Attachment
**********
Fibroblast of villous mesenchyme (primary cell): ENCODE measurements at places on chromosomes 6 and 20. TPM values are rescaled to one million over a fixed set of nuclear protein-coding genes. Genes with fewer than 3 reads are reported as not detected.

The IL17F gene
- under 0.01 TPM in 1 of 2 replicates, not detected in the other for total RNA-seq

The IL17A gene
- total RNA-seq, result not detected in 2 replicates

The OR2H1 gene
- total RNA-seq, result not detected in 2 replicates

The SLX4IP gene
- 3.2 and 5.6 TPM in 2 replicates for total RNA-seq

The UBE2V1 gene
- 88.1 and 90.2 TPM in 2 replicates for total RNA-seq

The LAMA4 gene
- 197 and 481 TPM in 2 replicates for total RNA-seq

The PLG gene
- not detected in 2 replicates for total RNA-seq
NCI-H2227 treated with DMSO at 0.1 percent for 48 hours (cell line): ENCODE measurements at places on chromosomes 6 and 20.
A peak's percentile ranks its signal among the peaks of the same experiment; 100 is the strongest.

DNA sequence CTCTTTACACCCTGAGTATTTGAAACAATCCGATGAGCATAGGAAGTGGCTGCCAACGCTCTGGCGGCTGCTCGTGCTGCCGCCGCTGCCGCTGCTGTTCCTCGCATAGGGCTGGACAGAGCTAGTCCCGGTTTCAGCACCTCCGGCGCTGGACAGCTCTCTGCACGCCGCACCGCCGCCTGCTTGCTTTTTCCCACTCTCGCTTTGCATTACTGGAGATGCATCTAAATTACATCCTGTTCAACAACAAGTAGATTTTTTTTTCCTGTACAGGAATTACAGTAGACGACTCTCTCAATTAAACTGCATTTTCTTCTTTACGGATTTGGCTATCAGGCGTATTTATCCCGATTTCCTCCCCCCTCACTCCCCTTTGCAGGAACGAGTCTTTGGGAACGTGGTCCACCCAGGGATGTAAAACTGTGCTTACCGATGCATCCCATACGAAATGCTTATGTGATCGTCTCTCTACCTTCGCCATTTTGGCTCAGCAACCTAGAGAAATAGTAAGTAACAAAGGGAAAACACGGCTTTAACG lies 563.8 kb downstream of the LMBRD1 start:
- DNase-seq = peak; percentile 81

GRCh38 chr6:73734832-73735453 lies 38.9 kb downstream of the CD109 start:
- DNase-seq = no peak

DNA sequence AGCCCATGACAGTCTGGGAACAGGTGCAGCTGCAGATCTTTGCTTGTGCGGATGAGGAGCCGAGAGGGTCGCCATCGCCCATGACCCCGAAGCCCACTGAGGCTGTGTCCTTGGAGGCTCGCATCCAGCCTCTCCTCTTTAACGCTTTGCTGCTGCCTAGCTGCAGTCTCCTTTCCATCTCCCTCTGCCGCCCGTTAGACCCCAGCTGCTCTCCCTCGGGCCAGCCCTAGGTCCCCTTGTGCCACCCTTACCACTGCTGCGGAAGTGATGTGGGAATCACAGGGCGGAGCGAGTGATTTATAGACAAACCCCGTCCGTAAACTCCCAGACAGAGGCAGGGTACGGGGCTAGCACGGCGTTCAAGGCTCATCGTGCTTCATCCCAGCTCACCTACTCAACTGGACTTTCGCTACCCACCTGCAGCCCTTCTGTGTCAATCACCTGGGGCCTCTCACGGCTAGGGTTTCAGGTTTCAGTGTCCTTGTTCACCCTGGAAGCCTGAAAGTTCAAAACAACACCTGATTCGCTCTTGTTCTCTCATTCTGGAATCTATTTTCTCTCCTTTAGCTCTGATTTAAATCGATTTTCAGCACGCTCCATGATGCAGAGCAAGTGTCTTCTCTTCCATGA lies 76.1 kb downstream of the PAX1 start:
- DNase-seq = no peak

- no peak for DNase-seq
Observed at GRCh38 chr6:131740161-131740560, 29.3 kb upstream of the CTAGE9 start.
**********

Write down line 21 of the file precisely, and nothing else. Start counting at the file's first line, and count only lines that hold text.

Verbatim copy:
- DNase-seq = no peak